RAJESH EXPORTS (NSE:RAJESHEXPO) – Overview and Analysis
Today I’m posting the rationale behind my investment in Rajesh Exports that I shared on www.valuewala.com yesterday. This will be the 15th write up I’ve shared on this sub.
In the last few weeks, Lincoln Pharma has doubled since writing about it (a stock I shared only here and not on my website), making it the 4th to double since writing about it after Daawat, Asiantiles and Zensar Technologies.
When a company with operations as large as Rajesh Exports’ is in the news for all the wrong reasons, its hard not to take notice. As I write this, the stock is down over 50% this year alone, and trades at an over 8-year low. The fall in price is partly warranted, largely due to serious lapses in corporate governance- most notably the company’s repeated failure to file essential financial documents, including a cash flow statement in the most recent quarter. In most cases, such red flags would lead to outright rejection. However, the current fear and uncertainty surrounding the company have, in my view, pushed the stock into value buy territory, significantly reducing downside risk. After months of tracking, I finally decided to pull the trigger and capitalise on this mis-priced opportunity. As the saying goes, “Be greedy when others are fearful.” The thesis is extremely simple, so this is a small write-up.
**Recent Portfolio Activity**
Last week, I sold KSCL at ₹610 per share. Since I didn’t notify this sale on Valuewala, I’ll record it in the model portfolio at todays closing price of ₹587.85/share. This transaction, including the ₹5 dividend received, translates to a 28.83% return.
This week, I initiated a position in Rajesh Exports, making it the largest holding in my portfolio, with a weight of over 20%. I have made it the largest investment in the model portfolio as well.
Incorporated in 1989 and headquartered in Bangalore, Rajesh Exports (REL) is a global leader in the gold business, and the only company in the world with a presence across the entire value chain of gold- from refining to retailing. The company is the largest processor of gold and processes an estimated 35% of the gold produced globally. Its operations span gold refining, manufacturing, exporting, wholesaling and retailing.
The company’s operations begin with gold refining. It leads the industry in terms of capacity, production, and cost-effectiveness. The company operates two major refining facilities – one in Balerna, Switzerland, and another in Uttarakhand, India – with the capacity to refine 2000 and 400 tonnes of precious metal annually, respectively.
In its quest to become the worlds largest gold refiner, REL acquired Swiss refiner Valcambi in 2015 for $400m. Valcambi has been in the gold refining business since 1963 and is the worlds largest manufacturer of refined gold bars. The acquisition grew sales from $8 billion in 2015 to over $24 billion by 2016.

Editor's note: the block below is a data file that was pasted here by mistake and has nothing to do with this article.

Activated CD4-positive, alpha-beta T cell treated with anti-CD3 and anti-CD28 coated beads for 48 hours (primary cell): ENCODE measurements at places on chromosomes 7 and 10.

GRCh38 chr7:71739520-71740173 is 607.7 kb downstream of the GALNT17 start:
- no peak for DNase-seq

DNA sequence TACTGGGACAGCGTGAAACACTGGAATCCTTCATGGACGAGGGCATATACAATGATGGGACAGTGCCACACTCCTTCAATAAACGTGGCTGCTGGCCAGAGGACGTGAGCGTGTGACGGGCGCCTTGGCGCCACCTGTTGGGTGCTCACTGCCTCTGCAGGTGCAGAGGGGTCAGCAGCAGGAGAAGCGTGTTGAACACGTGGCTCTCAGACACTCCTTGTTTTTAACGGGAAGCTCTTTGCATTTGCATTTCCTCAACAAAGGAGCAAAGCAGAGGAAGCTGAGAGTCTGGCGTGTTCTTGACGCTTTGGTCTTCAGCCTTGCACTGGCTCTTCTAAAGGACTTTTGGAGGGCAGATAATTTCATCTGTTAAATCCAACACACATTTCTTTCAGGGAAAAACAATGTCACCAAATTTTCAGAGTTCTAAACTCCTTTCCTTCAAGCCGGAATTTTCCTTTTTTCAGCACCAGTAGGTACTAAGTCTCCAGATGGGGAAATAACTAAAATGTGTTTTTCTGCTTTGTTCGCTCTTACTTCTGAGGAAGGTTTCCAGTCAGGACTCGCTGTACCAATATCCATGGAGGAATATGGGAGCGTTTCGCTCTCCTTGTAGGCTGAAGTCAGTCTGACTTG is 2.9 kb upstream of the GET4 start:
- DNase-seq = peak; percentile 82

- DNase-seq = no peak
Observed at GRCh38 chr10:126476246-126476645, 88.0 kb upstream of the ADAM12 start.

Post-refinement, the gold is utilised to produce bars, jewellery, and various gold products. REL, besides being the largest manufacturer of refined gold bars (through Valcambi), is also the world’s largest and most cost-efficient manufacturer of gold jewellery and products. These products are manufactured in the company’s facilities located in Bangalore, Cochin, and Dubai, boasting a combined annual capacity of 350 tonnes.
The final stage of REL’s operations involves retailing and exporting the manufactured goods. The company directly retails to customers through its 80-store chain in Karnataka under the ‘SHUBH’ brand. Additionally, it exports to major white label manufacturers and wholesalers globally and supplies to over 5000 retail showrooms across India. REL is the largest exporter of gold jewellery and products both in India and globally, and holds the distinction of being a Government recognised ‘Five Star Export House’ – the only one in the jewellery sector.
My reason for investing rests solely on the company’s balance sheet.
The company currently trades at a 17% discount to its net current asset value (current assets minus all liabilities), a proxy for its liquidation value. In other words, if one simply liquidated inventories, collected receivables, took the cash and bank balances, then used it to pay off all outstanding liabilities, they’d be left with over ₹420 per share in cash. Historically, inventory days have ranged 8-12 days and debtor days 10-16, indicating a swift conversion of current assets into cash. This approach alone would yield a 20% profit from the current market price and you’d effectively get Valcambi (the world’s largest gold bar manufacturer) that REL paid $400 million for, free.If Valcambi were to be sold for even a conservative ₹800 crore (approximately $100 million), it would add an extra ₹30 per share in value. However, the true worth of Valcambi is likely much higher. Conservatively, I peg the stock’s value at over ₹450 per share. I am not sure when it will get there but I am confident that the market will eventually recognise the company’s value and the price-value discrepancy will be realised.
Of course, a company like REL isn’t actually going to liquidate (and shouldn’t), but the point is that the price it currently trades at presents limited downside risk and safety of capital- my only criteria for investment. The upside will take care of itself.
I am not disregarding the corporate governance lapses and other issues plaguing the company, but I believe the price the stock trades at more than compensates for that risk. This does not mean that the stock won’t go lower (it most likely will), but it is unlikely to stay at these levels for very long. Eventually, fear and uncertainty will subside and the company will be valued more rationally. Until then, I just have to be patient. At some point in the next 1-3 years, I expect to comfortably exit this investment at double-digit annualised returns.